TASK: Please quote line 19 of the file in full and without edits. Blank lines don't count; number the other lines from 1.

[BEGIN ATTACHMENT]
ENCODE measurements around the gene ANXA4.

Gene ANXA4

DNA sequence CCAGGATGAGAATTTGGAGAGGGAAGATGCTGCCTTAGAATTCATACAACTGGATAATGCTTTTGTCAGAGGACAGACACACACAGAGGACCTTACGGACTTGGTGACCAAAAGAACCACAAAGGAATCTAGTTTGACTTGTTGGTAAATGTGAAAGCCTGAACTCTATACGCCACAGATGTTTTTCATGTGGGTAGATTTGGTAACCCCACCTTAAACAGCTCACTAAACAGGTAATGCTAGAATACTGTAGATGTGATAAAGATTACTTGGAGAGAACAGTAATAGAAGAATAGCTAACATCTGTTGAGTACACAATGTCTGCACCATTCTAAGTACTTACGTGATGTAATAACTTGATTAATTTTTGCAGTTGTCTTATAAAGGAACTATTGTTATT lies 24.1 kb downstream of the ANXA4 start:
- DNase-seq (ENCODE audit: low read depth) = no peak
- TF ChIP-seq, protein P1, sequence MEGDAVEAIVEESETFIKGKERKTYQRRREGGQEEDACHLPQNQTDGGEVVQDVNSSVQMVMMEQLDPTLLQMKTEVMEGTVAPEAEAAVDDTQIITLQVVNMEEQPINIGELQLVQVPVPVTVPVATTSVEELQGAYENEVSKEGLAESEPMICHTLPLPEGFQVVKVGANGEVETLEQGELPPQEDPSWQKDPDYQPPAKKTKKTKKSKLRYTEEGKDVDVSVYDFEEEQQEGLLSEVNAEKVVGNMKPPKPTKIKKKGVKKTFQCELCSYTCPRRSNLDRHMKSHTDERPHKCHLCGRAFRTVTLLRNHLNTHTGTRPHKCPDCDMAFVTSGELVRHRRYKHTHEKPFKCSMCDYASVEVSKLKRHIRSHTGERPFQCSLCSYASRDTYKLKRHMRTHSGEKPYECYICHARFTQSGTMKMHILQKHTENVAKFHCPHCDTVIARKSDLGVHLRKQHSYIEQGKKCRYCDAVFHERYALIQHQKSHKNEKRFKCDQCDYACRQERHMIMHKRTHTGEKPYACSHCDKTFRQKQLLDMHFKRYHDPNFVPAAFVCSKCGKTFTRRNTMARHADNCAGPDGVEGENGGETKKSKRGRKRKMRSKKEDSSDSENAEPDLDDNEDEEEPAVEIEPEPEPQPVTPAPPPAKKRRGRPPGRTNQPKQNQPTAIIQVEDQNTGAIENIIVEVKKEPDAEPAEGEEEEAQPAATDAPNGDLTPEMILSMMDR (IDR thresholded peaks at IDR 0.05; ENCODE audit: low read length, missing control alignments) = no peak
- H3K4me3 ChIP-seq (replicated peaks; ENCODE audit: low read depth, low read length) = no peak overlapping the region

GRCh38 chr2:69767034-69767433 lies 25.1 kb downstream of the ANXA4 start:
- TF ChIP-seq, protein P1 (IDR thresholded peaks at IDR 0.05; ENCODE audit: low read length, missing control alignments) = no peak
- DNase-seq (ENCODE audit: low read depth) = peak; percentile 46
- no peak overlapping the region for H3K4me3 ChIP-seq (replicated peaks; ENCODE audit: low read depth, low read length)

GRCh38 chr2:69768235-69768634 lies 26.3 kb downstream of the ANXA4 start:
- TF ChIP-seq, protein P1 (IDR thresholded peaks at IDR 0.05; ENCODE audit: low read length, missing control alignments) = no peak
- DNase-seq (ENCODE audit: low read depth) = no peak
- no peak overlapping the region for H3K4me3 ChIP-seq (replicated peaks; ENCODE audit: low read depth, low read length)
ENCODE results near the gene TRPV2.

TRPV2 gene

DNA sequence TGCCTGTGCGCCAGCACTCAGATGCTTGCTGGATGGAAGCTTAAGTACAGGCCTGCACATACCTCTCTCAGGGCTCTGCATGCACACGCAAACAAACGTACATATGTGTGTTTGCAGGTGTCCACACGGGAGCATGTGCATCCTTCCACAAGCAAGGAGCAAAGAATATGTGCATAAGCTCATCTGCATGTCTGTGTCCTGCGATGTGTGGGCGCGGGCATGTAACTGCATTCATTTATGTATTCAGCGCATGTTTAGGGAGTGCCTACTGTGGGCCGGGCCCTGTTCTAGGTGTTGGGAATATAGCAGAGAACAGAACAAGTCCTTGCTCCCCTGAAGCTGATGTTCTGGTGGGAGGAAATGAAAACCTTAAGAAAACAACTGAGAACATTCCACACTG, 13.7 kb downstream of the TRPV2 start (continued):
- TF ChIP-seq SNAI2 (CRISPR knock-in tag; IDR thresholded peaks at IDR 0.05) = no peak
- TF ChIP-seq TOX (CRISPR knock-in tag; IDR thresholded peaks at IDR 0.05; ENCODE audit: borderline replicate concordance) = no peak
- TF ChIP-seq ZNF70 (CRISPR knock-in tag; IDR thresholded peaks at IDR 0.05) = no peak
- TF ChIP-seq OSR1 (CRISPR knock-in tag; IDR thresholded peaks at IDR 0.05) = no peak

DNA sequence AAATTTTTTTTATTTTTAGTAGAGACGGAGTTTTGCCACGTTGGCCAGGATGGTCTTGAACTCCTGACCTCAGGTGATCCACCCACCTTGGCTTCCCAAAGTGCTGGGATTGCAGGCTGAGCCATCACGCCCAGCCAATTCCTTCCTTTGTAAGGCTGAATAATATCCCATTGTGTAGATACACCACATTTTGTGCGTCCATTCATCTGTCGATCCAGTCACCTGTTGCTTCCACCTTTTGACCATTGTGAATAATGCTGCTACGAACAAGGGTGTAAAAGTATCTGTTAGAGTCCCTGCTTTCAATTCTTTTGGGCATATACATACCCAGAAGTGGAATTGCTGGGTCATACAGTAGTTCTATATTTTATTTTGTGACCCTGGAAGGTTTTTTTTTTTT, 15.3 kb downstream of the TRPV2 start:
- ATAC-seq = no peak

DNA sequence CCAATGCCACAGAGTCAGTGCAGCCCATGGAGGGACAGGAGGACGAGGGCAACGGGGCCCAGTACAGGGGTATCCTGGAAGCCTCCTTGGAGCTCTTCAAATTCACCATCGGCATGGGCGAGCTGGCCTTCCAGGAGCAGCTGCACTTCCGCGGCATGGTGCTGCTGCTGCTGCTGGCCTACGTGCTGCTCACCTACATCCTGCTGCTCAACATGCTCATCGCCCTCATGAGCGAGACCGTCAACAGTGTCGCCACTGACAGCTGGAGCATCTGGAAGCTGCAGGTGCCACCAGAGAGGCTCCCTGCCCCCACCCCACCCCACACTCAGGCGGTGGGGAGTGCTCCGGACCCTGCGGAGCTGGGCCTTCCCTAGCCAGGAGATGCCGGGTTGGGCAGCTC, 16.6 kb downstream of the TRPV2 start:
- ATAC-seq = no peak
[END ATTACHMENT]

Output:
- TF ChIP-seq TOX (CRISPR knock-in tag; IDR thresholded peaks at IDR 0.05; ENCODE audit: borderline replicate concordance) = no peak